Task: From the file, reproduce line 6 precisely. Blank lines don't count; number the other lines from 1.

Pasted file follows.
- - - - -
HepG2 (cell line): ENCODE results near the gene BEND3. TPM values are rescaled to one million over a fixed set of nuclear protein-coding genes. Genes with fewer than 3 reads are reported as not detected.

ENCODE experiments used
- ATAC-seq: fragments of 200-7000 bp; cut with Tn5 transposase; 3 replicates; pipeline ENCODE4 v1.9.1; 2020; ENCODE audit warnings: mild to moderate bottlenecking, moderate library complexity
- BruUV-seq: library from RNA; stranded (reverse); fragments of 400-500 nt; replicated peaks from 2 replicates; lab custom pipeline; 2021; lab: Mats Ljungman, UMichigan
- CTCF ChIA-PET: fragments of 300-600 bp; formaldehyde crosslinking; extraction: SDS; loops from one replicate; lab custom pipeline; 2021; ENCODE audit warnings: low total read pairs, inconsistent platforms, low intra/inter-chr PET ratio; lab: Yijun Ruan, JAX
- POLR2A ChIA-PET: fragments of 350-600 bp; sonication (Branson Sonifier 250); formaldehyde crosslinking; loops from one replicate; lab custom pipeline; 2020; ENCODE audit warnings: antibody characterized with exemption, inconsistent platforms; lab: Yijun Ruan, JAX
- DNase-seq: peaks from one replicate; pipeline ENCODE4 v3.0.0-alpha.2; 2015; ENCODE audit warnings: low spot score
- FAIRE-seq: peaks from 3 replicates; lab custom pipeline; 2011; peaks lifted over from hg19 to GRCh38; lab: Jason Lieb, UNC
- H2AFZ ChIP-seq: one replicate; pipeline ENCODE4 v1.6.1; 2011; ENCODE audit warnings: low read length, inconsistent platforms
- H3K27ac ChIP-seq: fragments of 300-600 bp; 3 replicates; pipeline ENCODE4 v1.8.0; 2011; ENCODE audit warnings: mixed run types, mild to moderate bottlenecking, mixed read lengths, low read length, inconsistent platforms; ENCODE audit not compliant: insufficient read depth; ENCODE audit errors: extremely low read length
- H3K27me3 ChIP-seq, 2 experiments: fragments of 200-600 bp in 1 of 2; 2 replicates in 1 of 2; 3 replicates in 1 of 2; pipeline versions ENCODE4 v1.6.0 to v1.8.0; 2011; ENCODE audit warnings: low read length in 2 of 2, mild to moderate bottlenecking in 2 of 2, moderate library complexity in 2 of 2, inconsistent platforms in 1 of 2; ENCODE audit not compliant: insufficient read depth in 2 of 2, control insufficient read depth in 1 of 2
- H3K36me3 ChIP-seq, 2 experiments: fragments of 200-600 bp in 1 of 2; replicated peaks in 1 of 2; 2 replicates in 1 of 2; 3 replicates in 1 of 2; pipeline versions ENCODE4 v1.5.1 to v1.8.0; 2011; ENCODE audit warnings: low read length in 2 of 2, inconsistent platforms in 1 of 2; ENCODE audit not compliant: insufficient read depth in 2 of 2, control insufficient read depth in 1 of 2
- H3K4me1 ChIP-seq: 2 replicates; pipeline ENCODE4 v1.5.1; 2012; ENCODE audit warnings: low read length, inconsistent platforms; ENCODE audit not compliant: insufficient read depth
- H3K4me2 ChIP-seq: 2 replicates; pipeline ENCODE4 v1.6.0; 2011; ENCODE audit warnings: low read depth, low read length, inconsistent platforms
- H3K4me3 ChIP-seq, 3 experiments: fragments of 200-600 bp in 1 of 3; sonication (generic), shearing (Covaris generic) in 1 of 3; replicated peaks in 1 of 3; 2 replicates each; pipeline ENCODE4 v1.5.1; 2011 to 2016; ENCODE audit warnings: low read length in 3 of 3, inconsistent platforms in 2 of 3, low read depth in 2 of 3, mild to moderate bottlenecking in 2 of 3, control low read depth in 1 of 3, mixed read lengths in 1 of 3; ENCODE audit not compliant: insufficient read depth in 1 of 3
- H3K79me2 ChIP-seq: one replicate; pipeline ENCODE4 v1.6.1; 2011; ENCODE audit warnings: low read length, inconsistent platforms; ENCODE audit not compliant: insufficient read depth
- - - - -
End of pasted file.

- POLR2A ChIA-PET: fragments of 350-600 bp; sonication (Branson Sonifier 250); formaldehyde crosslinking; loops from one replicate; lab custom pipeline; 2020; ENCODE audit warnings: antibody characterized with exemption, inconsistent platforms; lab: Yijun Ruan, JAX